White Juniper Fungus, Robergea albicedrae

A common sight across north central Texas and the Edwards's plateau is a white or light gray fungus that appears as a whitening pattern on the branches of young Juniperus Ashei trees. Most folks that venture out into wooded areas where J. Ashei occurs will notice the distinctive pattern formed by this fungus. But very few know exactly what it is. With this journal post, I hope to help fill that gap by providing a useful summary of this common fungus along with a list of references for further study. I also want to acknowledge Mark Gustafson who described this fungus in an entry in his recent book, A Naturalist's Guide to the Texas Hill Country.

Robergea albicedrae

In 1910, Heald and Wolf described this fungus species and assigned it the name Cyanospora albicedrae. The generic name Cyanospora was based on the (apparently incorrect) observation that the spores were green. The following year Saccardo and Traverso corrected this and assigned the species to the genus Robergea.

When you see this fungus in the field, look for small gray nodules on the whitened patches. These contain the fruiting bodies from which the filamentous spores are expelled. The close-up photo below shows an example of these gray nodules.

Robergea albicedrae

This fungus occurs only on J. Ashei. It is quite common on the branches of young trees, especially in shaded conditions such as dense brakes. In fact, it is so common that it can be used as a characteristic feature in the identification of J. Ashei. Since it only occurs on this one species of tree, the range of R. albicedrae can be expected to be within the range of J. Ashei. The map below shows the natural range of J. Ashei.

Juniperus Ashei distribution

According to the 1910 paper by Heald and Wolf, the fungus is probably parasitic on the host tree. They also indicated that branches of the tree or even the entire tree could be killed by the effects of the fungus corroding the bark and destroying the cambium layer. A 2008 paper by Miller and Lemke supported the possibility that the fungus is parasitic on J. Ashei. They found that tree size (height and basal trunk diameter) decreased corresponding to increased fungal load.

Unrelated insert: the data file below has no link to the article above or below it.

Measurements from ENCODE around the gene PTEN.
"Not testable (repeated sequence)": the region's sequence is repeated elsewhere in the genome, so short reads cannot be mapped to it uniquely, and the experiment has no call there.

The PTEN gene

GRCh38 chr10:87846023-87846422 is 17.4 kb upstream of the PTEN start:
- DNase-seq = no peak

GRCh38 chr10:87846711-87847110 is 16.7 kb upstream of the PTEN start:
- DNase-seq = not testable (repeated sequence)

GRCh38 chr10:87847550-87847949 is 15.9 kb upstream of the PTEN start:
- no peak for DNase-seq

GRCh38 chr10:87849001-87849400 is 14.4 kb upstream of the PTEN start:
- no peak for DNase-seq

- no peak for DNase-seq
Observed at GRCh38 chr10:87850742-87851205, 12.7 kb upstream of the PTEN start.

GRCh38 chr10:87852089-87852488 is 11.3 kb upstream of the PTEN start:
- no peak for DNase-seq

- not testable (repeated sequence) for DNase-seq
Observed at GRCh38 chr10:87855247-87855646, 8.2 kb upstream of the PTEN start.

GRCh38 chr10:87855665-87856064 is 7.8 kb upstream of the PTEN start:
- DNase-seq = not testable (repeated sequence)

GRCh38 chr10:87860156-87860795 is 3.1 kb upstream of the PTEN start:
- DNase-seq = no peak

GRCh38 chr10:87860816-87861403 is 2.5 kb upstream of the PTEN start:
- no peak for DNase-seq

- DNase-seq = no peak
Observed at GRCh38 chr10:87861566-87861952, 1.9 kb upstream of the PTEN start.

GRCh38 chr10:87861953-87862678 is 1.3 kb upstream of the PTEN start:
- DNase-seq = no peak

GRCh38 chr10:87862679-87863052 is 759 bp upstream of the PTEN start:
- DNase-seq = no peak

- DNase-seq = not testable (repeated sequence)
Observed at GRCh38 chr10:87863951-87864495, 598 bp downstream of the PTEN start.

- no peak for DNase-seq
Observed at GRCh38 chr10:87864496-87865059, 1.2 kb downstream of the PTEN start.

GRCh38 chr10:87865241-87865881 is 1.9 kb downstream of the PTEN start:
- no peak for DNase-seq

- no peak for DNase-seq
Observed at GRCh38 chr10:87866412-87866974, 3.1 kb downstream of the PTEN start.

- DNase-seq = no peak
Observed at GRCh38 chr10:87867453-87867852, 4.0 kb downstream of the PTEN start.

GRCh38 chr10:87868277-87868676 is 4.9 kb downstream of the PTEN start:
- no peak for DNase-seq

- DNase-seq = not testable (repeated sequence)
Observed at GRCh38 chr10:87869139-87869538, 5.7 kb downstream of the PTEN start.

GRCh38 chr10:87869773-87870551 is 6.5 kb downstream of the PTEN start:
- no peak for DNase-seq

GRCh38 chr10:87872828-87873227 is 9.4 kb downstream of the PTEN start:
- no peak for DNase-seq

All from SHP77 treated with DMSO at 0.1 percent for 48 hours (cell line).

References

Heald, F. D., and F. A. Wolf. “The Whitening of the Mountain Cedar, Sabina Sabinoides (H.B.K.) Small.” Mycologia, vol. 2, no. 5, 1910, pp. 205–212. www.jstor.org/stable/3753277.

Sherwood, M. A. "The Ostropalean Fungi. I." Mycotaxon (1977).

Miller, S. A. and D. E. Lemke. 2008. Determining the relationship between Cyanospora albicedrae (Ascomycota: Stictidaceae) and Juniperus Ashei (Magnoliophyta: Cupressaceae). Annual meeting of the Texas Academy of Science, Texas A&M University, Corpus Christi.

Gustafson, Mark. A Naturalist's Guide to the Texas Hill Country. Vol. 50. Texas A&M University Press, 2015.

Juniperus Ashei range map by Elbert L. Little, Jr., of the U.S. Department of Agriculture, Forest Service [Public domain], via Wikimedia Commons

Lähettänyt billdodd billdodd, 24. tammikuuta 2017 01:54

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billdodd

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Tammikuu 22, 2017 10:50 AM CST

Kuvaus

White juniper fungus (Robergea albicedrae) on Ashe juniper (Juniperus Ashei), Travis county, TX

Kommentit

This is excellent, Bill! Thanks for posting this. I'm going to keep my eyes open for it now! :)

Lähettänyt sambiology noin 6 vuotta sitten (Lippu)

I've been doing field work in/around Ashe juniper for 40+ years and had always assumed it was just variation in bark color! How interesting!

Lähettänyt gcwarbler noin 6 vuotta sitten (Lippu)

A cedar chopper once told me they wait for the fungus to disappear. That's when they know the Ashe juniper has matured into a heartwood tree and it's ready to be cut to make fence posts.

Lähettänyt emcgreevy yli 4 vuotta sitten (Lippu)

This is great info. Thanks!

Lähettänyt bosqueaaron noin 3 vuotta sitten (Lippu)

Your info just came in handy. Using it for the 2020 City Nature Challenge Austin identifications. Thanks for sharing!

Lähettänyt connlindajo melkein 3 vuotta sitten (Lippu)

Always nice to see attention being brought to the less celebrated lichens. Great post!

Lähettänyt knotwood yli 1 vuosi sitten (Lippu)

As Knotwood mentions above, this is a great lichen. A lichen is a symbiosis between a fungus and a green algae or a cyanobacteria and does not have a negative effect on the host juniper plant. There was a really awesome Master's student at Texas State University who wrote her thesis on R. albicedrae and is the only recent research I've seen on it. It is publicly available if anyone is interested. Her research is focused more on the taxonomic placement of the fungus and less on ecology, but importantly it places R. albicedrae within the ascomycete class Lecanoromycetes which host a lost of fungi that form lichen symbioses.
Title: A morhpological and molecular reassessment of Robergea albicedrae (Ascomyctoa)
Author: Jessica Rae Bernardin
https://digital.library.txstate.edu/bitstream/handle/10877/8977/BERNARDIN-THESIS-2019.pdf

Lähettänyt lizbowman 9 kuukautta sitten (Lippu)

@lizbowman - Thank you very much for pointing out this recent research paper! I'm looking forward to reading it.

Lähettänyt billdodd 9 kuukautta sitten (Lippu)

@rymcdaniel @sambiology Interesting that this subject came up in the conversation today at Decker Prairie Preserve.

Lähettänyt connlindajo 9 kuukautta sitten (Lippu)

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